Playing the marketing game

Remember the Nintendo 64? As one of its early publishers, Seika was licensed by Nintendo to market and distribute games for the systems it manufactured.

The competition was intense among licensees, with some 60 different companies vying for a piece of the consumer’s dollar. Seika knew they had to be special — somehow different— in order to rise above the battle.

What we did

Seika asked us to design their identity, packaging, game documentation, trade ads, sales material, and even their trade booth — a piece of Nintendo’s giant exhibit, at that time the largest ever assembled in the history of the Consumer Electronics Show.

To appeal to the target audience (mostly 8- to 16-year-old boys) we took our cue from the surf and skateboard subcultures, and were the first in the industry to create packaging that danced with fluorescent type and funky stickers, but still conveyed the content of the games. Then we modified the look for their line of younger kids games. And we applied all this to a system of support tools that reinforced the themes established in the packaging.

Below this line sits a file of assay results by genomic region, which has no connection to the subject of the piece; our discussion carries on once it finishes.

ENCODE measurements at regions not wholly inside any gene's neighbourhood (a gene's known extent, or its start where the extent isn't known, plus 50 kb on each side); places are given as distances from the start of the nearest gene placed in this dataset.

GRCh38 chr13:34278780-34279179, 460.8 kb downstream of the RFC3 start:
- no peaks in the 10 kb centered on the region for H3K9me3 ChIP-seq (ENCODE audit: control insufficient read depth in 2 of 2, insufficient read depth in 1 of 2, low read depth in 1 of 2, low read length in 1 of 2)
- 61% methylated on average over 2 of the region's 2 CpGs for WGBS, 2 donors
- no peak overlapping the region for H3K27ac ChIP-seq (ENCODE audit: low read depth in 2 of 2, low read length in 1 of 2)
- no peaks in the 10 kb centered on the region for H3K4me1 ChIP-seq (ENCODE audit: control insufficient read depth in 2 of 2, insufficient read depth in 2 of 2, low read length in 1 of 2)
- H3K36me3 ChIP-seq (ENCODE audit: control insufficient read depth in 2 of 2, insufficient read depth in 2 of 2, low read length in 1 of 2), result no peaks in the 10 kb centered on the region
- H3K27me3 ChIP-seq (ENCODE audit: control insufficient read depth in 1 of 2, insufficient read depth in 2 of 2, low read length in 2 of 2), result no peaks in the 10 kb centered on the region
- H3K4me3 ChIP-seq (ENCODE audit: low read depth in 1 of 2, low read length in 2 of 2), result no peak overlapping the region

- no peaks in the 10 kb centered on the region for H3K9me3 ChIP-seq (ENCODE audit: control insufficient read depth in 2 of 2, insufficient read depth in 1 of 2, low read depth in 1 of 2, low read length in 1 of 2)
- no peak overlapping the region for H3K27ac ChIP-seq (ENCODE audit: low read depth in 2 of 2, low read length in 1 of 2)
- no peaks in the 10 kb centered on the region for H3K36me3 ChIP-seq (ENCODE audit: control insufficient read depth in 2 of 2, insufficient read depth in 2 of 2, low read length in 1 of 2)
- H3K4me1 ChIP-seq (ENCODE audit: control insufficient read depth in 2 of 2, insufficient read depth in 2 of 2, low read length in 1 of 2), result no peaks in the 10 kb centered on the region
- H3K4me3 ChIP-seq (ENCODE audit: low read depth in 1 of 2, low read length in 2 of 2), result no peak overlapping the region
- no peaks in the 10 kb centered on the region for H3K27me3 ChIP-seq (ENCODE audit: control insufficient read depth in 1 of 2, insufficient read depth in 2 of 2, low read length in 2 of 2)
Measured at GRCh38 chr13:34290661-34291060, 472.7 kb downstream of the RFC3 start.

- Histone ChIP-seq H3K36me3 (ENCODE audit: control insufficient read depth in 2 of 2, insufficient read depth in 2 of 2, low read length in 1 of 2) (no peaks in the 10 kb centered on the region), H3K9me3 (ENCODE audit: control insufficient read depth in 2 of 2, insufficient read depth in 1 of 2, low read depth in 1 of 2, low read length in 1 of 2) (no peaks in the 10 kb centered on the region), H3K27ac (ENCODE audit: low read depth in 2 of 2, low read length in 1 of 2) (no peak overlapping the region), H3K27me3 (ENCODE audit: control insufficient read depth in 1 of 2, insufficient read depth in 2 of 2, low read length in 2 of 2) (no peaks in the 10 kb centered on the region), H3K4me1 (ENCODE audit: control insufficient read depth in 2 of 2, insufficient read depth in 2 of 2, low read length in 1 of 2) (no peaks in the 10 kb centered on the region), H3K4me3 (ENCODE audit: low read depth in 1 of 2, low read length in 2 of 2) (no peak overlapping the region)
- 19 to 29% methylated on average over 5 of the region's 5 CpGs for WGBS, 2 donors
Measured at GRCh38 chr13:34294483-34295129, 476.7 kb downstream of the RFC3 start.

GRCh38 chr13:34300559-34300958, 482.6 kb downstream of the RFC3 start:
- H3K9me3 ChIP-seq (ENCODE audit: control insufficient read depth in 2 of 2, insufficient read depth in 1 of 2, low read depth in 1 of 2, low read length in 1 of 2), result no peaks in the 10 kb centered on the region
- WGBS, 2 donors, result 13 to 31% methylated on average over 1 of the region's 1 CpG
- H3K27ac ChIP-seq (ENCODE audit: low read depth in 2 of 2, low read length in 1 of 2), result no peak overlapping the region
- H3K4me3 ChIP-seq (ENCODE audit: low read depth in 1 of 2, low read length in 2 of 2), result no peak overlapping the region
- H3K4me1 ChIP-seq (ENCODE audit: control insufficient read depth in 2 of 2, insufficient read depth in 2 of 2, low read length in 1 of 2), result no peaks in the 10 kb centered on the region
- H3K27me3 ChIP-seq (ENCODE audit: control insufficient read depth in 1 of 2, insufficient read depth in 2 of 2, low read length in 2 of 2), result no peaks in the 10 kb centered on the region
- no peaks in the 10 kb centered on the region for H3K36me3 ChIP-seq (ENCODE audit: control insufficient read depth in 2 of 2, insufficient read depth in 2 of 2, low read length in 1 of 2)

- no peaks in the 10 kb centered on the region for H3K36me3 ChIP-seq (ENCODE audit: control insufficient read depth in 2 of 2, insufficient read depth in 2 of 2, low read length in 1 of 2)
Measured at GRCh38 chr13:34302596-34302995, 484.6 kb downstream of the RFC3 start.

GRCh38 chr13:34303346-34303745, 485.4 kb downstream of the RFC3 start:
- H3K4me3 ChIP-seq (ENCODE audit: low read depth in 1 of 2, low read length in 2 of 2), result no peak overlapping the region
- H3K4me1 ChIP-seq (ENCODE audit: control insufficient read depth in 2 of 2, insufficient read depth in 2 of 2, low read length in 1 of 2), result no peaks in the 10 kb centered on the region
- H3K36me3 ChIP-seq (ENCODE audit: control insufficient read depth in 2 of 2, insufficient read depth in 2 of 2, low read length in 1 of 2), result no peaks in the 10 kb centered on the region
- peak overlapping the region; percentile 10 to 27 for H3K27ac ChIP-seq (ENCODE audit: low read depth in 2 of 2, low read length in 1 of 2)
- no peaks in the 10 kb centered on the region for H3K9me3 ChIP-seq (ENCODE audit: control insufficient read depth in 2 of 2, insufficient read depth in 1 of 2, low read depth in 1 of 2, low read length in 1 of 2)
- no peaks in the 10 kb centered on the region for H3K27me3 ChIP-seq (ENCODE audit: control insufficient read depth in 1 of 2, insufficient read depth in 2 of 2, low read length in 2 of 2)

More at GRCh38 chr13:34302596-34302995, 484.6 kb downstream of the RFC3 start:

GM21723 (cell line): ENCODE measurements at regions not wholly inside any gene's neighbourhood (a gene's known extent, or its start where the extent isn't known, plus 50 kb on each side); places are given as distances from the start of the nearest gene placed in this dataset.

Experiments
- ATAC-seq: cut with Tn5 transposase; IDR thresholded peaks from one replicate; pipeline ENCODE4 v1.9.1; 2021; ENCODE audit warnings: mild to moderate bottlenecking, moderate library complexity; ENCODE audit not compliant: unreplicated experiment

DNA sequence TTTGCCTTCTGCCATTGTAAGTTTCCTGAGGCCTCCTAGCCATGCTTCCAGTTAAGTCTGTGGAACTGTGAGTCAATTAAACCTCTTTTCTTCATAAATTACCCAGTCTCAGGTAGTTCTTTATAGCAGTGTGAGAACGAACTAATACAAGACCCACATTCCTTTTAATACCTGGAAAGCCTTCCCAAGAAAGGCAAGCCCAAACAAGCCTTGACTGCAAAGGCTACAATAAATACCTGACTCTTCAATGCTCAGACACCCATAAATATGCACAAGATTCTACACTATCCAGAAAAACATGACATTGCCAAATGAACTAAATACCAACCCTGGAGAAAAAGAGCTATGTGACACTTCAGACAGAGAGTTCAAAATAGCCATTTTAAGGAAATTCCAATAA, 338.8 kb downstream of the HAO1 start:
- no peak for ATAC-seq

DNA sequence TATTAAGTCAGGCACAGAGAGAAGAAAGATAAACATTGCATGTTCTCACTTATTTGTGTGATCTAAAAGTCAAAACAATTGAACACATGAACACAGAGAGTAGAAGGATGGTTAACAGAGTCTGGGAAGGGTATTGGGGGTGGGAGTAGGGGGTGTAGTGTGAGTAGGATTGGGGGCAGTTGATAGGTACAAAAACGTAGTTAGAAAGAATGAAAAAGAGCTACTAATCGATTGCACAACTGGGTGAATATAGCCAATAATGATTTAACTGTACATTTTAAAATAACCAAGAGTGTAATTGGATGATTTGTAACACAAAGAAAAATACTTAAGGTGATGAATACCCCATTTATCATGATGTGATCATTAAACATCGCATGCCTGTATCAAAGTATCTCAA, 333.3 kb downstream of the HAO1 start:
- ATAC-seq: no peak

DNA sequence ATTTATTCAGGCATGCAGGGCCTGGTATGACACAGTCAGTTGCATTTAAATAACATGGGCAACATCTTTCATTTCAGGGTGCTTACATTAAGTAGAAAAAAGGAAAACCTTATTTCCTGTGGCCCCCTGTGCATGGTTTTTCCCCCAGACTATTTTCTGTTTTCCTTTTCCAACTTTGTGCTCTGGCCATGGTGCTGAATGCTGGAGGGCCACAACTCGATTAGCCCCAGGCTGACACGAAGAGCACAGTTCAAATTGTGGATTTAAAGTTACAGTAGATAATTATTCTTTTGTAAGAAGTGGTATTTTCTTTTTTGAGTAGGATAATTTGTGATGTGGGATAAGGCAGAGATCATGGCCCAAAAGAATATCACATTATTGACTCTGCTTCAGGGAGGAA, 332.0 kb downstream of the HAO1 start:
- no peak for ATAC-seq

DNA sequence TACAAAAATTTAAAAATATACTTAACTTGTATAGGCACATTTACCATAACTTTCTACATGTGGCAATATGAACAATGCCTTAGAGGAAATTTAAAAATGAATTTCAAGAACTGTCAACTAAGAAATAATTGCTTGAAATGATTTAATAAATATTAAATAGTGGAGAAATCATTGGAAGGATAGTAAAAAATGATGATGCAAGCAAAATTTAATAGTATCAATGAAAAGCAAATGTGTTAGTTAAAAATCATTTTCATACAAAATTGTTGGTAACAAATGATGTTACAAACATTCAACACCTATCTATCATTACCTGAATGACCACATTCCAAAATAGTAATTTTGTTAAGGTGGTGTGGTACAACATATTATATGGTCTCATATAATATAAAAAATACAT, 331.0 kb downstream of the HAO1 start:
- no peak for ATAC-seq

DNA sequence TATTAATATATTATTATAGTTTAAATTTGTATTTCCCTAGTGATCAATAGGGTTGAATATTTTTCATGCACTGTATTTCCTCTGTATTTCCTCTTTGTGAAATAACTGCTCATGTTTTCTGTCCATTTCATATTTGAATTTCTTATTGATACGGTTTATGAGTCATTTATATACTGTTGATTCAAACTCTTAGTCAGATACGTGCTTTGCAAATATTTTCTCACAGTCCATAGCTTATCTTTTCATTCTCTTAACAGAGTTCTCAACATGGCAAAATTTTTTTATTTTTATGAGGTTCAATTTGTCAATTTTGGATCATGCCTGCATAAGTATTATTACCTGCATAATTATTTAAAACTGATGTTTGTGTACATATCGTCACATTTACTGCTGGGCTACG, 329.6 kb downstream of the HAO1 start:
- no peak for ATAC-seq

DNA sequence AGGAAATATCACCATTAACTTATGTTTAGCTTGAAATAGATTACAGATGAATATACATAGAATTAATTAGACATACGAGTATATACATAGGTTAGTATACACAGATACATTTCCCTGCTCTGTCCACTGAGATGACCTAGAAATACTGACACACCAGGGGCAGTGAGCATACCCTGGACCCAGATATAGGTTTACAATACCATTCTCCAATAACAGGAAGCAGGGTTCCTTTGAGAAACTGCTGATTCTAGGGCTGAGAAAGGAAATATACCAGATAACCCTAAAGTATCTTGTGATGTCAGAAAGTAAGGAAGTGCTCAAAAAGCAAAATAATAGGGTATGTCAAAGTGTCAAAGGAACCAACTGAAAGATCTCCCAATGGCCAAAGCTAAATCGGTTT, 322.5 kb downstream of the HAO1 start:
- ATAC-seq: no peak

Shadowgate, the first game featuring the new look, became the No. 5 selling Nintendo game in the country. The Bugs Bunny Crazy Castle, the first game in the series for younger players, continued to sell strongly three years later. Nintendo Corporation (an important audience in its own right) declared Seika’s new trade exhibit to be the best in their entire show.


8117 West Manchester Ave.
Suite 417
Playa Del Rey
CA 90293-8745



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